On Monday, I summarized the unprecedented expansion in unemployment benefits included in the massive “stimulus 3” legislation, which the Senate passed last night and now moves to the House. Among many other policies, the legislation expands, extends, and increases unemployment benefit payments in numerous ways, including by adding $600 to weekly unemployment insurance (UI) checks over the next four months. Citing recent average UI benefit levels and wages, I noted that “for the average UI recipient across the country the $600 add-on would have raised their total UI benefit (including both their regular UI benefit plus the $600 federal add-on) to slightly above their prior wage.”
In effect, the flat $600 add-on means many unemployed Americans will receive bigger unemployment checks than their prior paychecks, as well as their likely future paychecks when they return to work. That creates a financial incentive to delay returns to work, which will also delay the recovery.
That fact became a major sticking point as the Senate was preparing to vote on the stimulus plan. Sen. Ben Sasse (R-NE) offered an amendment designed “To ensure that additional unemployment benefits do not result in an individual receiving unemployment compensation that is more than the amount of wages the individual was earning prior to becoming unemployed.” The amendment failed to receive the required 60 votes, meaning the $600 add-on is likely on the way.
How many people may get bigger UI checks than their former or likely future paychecks? A precise answer will depend on which types of workers are laid off and thus is unknowable, as layoffs are just beginning. But, as reviewed below, recent data suggest half or more of the eventual unemployed could be financially better off on benefits than they would be from working. Owing to the flat $600 add-on, that group will disproportionately include people with low to modest wages and/or hours of work performed in their past or future jobs.
On an hourly basis, the average UI benefit nationwide ($372 per week over the past 12 months) is the equivalent of $9.30 per hour averaged over a 40-hour workweek. The $600 add-on is equivalent to another $15 per hour over the same full-time workweek. Added together, that means the average worker would need to locate a full-time job paying at least $24.30 per hour to be financially better off working instead of continuing to collect UI benefits, at least while the $600 add-on remains available. (Under the stimulus 3 bill, the add-on is available through the end of July 2020, but, as we have seen in prior recessions, federal unemployment benefits are often extended for years. A similar $25 add-on program operated for 22 months in 2009 and 2010.)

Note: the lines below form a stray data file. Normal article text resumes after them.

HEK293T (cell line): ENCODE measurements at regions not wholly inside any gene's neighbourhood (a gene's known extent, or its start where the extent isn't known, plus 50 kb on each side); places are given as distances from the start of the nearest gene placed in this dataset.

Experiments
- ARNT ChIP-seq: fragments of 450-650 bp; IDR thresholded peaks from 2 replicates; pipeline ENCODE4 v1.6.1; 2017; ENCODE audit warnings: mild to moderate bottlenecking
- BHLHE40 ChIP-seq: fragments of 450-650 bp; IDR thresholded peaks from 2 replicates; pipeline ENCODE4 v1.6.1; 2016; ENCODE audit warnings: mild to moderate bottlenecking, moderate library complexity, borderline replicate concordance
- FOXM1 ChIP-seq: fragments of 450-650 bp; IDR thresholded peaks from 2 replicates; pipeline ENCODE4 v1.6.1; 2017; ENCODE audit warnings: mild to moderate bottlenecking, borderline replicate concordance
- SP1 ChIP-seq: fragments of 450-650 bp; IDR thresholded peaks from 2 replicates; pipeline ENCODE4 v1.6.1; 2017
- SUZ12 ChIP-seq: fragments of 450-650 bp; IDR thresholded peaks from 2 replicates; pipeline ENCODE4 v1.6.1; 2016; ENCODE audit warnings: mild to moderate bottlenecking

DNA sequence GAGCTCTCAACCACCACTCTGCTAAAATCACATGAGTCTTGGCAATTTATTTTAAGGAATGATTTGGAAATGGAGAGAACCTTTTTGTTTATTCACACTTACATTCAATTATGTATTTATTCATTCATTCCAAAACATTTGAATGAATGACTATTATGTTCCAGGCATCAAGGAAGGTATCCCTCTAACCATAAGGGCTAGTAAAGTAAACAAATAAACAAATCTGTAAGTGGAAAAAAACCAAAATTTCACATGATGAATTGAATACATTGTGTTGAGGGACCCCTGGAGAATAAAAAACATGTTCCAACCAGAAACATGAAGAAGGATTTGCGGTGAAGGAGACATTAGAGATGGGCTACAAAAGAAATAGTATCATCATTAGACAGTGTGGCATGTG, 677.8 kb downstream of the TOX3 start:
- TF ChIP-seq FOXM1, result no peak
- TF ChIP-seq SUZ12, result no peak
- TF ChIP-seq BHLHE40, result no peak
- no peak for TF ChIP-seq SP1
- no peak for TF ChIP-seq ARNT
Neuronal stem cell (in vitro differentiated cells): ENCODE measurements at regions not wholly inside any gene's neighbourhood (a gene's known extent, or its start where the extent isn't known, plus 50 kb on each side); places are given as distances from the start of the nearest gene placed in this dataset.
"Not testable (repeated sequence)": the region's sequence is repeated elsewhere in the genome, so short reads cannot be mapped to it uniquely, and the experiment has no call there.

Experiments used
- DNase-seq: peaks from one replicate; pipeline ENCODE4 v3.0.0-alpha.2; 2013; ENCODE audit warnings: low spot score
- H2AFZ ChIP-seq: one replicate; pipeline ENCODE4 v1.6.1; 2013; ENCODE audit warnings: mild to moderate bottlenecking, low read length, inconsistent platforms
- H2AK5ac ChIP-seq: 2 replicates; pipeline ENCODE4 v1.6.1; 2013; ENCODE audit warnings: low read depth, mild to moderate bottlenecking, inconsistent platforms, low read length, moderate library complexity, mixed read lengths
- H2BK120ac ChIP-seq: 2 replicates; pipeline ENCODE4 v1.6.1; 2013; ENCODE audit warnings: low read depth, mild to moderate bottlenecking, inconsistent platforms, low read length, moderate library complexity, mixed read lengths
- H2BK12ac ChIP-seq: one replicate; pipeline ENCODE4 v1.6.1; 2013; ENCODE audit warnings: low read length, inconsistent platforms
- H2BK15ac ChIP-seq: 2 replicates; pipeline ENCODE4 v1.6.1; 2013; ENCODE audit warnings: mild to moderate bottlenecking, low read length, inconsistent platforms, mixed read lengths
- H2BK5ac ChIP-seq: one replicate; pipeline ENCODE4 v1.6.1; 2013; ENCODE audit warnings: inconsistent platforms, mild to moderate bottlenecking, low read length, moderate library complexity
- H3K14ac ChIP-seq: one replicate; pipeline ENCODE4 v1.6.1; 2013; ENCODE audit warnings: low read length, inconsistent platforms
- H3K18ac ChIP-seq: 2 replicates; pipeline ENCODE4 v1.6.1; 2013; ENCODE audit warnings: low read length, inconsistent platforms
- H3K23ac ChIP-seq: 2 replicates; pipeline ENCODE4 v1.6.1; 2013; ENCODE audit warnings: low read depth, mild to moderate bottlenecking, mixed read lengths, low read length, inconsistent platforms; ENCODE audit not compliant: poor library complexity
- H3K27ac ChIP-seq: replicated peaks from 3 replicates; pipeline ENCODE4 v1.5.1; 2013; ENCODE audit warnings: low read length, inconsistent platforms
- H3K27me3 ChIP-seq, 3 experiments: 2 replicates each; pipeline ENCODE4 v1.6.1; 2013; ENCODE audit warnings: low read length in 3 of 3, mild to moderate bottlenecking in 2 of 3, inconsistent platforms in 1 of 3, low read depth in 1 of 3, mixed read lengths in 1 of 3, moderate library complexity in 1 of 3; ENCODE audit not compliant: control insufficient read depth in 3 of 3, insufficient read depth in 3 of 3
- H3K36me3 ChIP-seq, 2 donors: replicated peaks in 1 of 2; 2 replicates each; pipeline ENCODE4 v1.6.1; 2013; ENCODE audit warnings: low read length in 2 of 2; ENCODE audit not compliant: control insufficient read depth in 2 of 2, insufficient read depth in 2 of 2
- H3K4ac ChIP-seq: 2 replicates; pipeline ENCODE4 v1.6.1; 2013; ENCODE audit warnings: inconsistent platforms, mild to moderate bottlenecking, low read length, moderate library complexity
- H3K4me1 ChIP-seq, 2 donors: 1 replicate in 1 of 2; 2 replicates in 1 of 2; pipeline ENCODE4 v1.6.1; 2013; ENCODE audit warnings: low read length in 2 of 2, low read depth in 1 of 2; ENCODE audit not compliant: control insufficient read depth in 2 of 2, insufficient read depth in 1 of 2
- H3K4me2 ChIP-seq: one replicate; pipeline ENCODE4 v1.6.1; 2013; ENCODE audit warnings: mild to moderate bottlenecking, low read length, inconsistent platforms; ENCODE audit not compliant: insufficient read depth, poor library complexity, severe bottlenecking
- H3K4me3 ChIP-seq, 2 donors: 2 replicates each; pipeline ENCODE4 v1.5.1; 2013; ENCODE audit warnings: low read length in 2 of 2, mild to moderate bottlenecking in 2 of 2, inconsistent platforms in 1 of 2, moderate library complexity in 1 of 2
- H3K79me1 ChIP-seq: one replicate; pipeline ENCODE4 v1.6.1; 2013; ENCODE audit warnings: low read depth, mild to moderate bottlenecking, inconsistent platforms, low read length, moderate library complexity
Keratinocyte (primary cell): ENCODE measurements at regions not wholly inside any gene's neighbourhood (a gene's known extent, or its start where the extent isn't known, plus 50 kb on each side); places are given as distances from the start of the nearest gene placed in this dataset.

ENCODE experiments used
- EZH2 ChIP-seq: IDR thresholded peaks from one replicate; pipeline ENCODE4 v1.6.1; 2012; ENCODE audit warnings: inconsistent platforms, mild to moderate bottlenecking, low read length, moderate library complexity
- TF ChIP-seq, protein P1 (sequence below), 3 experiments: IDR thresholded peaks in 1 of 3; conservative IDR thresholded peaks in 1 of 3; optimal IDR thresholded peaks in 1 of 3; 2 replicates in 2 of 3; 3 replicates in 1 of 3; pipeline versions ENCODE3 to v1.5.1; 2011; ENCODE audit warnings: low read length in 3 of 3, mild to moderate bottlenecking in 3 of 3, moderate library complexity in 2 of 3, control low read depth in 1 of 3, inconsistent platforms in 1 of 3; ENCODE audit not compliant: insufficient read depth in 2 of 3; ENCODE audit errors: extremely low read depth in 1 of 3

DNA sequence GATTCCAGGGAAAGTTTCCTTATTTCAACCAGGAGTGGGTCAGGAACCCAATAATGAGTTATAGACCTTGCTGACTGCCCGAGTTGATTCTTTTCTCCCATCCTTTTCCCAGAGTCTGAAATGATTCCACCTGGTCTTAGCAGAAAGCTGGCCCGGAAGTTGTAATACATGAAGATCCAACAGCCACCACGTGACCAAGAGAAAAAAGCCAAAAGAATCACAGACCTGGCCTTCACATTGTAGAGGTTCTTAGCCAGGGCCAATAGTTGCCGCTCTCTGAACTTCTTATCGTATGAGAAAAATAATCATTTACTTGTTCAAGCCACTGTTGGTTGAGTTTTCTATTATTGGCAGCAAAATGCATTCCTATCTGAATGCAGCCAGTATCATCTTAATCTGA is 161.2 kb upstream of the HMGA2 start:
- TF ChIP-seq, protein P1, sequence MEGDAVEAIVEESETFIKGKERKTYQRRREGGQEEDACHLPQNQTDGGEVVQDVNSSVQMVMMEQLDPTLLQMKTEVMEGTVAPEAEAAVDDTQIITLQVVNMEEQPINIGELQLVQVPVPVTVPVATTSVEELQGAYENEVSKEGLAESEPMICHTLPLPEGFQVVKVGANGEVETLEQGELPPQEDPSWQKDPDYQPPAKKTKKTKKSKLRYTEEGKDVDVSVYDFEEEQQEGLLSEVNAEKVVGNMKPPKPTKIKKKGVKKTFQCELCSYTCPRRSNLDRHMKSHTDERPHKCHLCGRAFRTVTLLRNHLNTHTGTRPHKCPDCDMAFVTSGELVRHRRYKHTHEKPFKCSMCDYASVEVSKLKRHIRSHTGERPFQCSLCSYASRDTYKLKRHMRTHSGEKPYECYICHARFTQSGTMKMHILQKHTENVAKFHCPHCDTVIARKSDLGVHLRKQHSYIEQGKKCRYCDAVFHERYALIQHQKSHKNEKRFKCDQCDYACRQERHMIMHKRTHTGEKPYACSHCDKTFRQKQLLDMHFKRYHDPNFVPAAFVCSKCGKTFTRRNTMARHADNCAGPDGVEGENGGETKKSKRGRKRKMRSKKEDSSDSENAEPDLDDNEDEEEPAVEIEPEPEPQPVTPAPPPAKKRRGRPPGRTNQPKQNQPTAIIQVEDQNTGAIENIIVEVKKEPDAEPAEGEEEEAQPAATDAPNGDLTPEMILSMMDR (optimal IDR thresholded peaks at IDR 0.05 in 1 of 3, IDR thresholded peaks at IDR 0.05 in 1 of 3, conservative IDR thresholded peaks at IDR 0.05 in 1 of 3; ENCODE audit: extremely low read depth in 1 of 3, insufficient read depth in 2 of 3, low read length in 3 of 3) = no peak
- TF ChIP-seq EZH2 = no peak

On a weekly basis, the current average UI benefit nationwide of $372 per week plus the $600 per week add-on will yield an average UI benefit nationwide of $972 per week under this legislation. According to the Department of Labor, the median weekly earnings for 118 million full-time wage and salary workers for the fourth quarter of 2019 was $936, or $36 less than the average coming UI benefit. This suggests that, again depending on the nature of the layoffs ahead, roughly half or more of eventual UI recipients could have a clear financial incentive to remain on UI instead of making an early return to work.
Multiplying the average UI benefit ahead of $972 per week by 52 weeks yields the equivalent of an annual salary of $50,544 per year. If his or her next job promises to pay less than that, the average UI recipient would be financially better off delaying their return to work until the add-on expires.
Finally, the flat $600 add-on will have particularly strong work disincentive effects in some states. In 36 states (AL, AZ, AR, CT, DE, FL, ID, IA, KS, KY, LA, ME, MD, MI, MN, MS, MO, MT, NE, NV, NM, NC, ND, OH, OK, OR, PA, RI, SC, SD, TN, TX, UT, VT, WI, and WY), $600 added to the current average state UI benefit produces an average weekly UI benefit ahead that is greater than the state’s average weekly wage. In those states, the financial disincentive to return to work created by the $600 add-on will be particularly widespread.
This article by Matt Weidinger first appeared in American Enterprise Institute.